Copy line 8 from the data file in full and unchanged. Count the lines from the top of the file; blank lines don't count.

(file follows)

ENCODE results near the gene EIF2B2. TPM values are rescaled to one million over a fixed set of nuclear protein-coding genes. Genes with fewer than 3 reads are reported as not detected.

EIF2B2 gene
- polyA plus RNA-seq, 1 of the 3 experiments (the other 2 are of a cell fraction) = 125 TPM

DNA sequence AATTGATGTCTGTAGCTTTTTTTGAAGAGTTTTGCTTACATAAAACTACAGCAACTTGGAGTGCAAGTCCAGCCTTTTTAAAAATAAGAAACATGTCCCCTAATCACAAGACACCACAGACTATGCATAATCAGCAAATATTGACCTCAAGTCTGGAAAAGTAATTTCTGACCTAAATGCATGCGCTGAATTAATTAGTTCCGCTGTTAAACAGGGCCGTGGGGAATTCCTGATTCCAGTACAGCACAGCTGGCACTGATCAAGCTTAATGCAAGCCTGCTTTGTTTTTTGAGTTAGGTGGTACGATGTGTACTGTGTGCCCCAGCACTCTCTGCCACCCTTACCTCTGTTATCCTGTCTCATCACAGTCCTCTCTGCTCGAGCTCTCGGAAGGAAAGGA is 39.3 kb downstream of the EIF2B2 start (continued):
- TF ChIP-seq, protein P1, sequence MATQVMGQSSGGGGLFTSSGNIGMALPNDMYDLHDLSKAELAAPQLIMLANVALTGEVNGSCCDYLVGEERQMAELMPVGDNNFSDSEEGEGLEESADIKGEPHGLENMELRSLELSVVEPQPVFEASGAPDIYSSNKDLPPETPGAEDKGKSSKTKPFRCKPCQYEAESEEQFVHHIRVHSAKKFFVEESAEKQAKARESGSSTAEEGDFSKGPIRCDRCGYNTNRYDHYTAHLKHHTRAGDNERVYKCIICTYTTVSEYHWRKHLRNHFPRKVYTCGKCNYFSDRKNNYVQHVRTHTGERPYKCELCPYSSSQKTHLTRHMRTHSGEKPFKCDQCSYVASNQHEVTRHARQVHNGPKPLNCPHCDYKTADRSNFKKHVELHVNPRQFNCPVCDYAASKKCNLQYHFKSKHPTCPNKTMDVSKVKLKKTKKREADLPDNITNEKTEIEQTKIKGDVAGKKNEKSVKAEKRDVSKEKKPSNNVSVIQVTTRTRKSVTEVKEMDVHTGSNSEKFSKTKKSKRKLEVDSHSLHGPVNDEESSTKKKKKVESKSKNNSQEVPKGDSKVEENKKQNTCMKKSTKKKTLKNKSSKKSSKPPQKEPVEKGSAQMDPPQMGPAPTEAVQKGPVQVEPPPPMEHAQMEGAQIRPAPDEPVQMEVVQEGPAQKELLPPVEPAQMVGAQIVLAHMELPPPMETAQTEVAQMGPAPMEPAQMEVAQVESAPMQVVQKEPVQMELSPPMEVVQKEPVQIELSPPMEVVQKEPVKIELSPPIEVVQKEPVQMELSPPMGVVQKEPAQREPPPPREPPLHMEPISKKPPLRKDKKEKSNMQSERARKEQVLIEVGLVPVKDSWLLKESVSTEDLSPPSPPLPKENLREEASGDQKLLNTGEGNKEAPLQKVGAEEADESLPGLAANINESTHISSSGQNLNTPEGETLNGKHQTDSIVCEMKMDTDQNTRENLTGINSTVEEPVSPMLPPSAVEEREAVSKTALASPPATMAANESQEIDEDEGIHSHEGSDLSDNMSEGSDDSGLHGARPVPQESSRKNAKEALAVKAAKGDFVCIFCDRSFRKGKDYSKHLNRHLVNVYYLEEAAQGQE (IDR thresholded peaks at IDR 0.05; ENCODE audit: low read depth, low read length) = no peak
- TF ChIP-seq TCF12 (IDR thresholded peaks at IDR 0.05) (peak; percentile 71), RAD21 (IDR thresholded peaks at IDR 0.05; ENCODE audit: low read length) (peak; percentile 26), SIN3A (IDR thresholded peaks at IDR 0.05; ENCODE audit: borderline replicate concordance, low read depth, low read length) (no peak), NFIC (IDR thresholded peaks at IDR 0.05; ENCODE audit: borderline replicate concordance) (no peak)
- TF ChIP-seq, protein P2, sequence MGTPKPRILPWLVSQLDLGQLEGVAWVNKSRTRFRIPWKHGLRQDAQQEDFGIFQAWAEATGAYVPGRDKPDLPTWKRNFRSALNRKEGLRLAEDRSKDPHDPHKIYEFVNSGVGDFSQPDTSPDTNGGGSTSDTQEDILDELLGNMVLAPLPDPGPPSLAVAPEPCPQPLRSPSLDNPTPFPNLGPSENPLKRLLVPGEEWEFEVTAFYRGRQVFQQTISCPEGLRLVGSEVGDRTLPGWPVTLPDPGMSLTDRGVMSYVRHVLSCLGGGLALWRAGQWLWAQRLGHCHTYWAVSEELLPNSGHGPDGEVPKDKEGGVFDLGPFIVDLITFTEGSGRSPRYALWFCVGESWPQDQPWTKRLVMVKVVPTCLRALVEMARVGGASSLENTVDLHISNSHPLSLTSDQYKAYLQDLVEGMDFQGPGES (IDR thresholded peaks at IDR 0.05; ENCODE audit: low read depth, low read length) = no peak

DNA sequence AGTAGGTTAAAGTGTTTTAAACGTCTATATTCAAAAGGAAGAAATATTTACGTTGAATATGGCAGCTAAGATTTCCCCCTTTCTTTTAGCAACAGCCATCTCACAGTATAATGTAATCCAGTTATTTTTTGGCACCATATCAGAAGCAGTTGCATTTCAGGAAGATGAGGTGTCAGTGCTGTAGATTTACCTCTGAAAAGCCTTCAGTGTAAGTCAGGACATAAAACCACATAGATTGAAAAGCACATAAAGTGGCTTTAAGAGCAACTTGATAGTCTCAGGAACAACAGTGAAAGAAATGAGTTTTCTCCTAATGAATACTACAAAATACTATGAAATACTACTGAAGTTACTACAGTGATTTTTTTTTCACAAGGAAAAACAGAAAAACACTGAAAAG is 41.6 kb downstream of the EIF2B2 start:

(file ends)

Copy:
DNA sequence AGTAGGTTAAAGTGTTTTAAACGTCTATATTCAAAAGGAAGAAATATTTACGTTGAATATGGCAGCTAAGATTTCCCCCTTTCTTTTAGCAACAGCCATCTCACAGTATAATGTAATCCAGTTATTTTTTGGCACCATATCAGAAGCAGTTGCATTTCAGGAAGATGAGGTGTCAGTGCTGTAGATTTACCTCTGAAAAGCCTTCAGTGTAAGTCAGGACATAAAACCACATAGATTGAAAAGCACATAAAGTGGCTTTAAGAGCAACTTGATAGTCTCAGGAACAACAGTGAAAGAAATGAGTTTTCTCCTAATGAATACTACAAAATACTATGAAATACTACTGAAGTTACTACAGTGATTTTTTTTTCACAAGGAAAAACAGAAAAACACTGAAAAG is 41.6 kb downstream of the EIF2B2 start: